This was my first visit to MK Gallery at Milton Keynes and I was very impressed. Spacious but unimposing with a great book shop and a well curated exhibition.
Rego’s is art with a social message. Don’t come looking for easy viewing at this powerful retrospective of Paula Rego’s work spanning the last 60 years. It begins with her work in the 60s concerned with Portugal’s fascist era under Antonio de Oliveira Salazar and in a style I was unfamiliar with. Paper drawings have been cut out and glued to canvas, along with acrylic, pastels, charcoal and graphite in a riot of colour and visual information overload. The title of one, “When we had a house in the country we’d throw marvellous parties and then we’d go out and shoot negroes” gives you the flavour of her critique on brutal colonialism. That is my stand-out picture in this room, the left side of the long image in light, creamy colours followed by dark, sinister griminess to the right, punctuated with the same cream to spotlight the horror.
Then there are her anthropomorphic animal works often depicting a red monkey and a white bear in violent or malevolent acts which are about her personal love triangle followed by a large room showing her Dog Woman and Abortion series. Here, Rego is working in rich, beautiful colours applied in gorgeous, thickly applied pastels or acrylics to craftily pull you in and then sock it to you with its subject and message. Should you, for some reason, care to inform yourself about the sordidness and despair of back street abortion, you could do worse than start here. The paintings are raw, unflinching and heart breaking. I felt emotionally drained as I came to the end wondering if two of the paintings of women were schoolgirls. As I continued, I was confronted with nightmarish fairy-tale-like images about female genital mutilation and the complexity of female against female, mother against daughter, as mothers execute horrors on trusting daughters of nursery year age. By now my blood was running cold.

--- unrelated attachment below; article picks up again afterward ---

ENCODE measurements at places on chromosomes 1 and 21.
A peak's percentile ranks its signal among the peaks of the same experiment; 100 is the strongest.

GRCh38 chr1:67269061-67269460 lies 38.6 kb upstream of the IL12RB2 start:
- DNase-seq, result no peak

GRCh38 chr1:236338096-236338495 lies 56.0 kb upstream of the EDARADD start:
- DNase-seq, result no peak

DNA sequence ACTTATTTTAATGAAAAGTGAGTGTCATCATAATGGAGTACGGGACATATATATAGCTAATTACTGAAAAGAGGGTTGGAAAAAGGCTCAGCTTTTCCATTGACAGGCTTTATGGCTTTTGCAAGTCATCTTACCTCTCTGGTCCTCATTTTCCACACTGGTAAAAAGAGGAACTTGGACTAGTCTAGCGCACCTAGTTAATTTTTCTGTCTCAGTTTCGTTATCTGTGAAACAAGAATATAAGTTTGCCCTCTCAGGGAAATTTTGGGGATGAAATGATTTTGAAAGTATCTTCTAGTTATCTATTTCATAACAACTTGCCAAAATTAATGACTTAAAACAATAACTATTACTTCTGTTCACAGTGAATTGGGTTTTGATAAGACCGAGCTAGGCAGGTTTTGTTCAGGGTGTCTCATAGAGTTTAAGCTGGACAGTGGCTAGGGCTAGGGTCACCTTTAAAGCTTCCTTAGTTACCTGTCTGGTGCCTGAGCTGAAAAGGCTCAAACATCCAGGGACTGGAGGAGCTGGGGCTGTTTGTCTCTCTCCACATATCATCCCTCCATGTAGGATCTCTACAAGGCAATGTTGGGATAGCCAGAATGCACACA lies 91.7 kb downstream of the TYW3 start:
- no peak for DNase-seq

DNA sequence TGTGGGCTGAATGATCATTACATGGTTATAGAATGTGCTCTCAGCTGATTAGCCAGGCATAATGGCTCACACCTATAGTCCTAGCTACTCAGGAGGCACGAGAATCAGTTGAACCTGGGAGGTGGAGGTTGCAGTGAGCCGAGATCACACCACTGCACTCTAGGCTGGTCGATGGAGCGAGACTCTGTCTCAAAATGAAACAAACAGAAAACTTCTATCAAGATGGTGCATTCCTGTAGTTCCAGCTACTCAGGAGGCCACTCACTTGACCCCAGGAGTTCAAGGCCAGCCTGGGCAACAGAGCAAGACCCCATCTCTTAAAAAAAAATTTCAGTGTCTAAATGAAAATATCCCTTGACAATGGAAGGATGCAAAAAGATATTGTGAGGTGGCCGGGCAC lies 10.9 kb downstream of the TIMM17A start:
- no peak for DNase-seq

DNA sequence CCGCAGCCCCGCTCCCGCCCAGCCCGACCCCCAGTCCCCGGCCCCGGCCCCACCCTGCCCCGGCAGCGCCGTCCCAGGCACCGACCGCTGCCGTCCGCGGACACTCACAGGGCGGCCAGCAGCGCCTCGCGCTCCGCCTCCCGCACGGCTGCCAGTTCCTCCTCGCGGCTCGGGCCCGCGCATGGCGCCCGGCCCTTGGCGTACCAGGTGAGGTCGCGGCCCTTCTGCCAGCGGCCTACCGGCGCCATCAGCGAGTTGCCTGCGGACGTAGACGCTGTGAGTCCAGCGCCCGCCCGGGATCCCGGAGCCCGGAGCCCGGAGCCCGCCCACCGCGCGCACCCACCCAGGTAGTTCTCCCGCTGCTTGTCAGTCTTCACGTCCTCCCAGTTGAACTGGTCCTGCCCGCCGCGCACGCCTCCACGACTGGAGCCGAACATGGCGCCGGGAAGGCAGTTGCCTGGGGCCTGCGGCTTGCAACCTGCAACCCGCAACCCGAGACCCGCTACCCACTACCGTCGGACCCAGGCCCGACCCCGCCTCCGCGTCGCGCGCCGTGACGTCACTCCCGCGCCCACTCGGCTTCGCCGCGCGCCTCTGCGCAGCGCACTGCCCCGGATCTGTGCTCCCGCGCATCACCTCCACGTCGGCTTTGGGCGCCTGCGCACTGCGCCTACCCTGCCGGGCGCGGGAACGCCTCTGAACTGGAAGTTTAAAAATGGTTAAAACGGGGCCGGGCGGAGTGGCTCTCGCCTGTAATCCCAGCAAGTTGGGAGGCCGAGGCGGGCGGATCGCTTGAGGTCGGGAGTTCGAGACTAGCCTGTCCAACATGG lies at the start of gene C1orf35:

The paintings in the exhibition are fully explained and if you are unfamiliar with Rego, you really benefit. There is so much going on in her paintings whether it’s a tableau or a lone figure. ‘Sit’ shows a pregnant woman on a chair with her hands tied behind her, bare feet crossed. It is ominous and disturbing, but the woman is defiant, strong and beautiful and the picture expertly rendered. It is that face that resonates with me as I turn away. The triptych ‘The Betrothal; Lessons; The Shipwreck, after ‘Marriage a la Mode’ by Hogarth was finally unravelled for me after leaving me confused and perplexed at Tate Britain last year. Yes, I kind of got the idea of what was going on from the title, but I wanted to know in detail. So, the first is of two women surrounded by various family members discussing the marriage of their respective son and daughter, the second of the mother giving her daughter marital advice and the third is of the broken, bankrupt husband lying on his wife’s lap showing her as the strong partner of the relationship who will carry her husband through to salvation. Of course, there is so much more going on here too, Rego pours layers and layers of meaning into her paintings and gives and gives – for example, the husband lying on his wife shouts the Pieta. It is a magnificent feast for the eyes. As you continue, you see traditional roles often subverted as muse becomes man, and artist becomes woman, or woman becomes tormentor of man who is victim. It is endlessly fascinating.
Despite Rego’s paintings being almost always disturbing, they are amazing and full of stories that have you inescapably captivated and drawn in. Her figurative work is powerful, beautiful and accomplished. She deserves a far, far bigger place in our art world.
Obedience and Defiance at MK Gallery, Milton Keynes, now until 22nd September 2019. Click here for further details.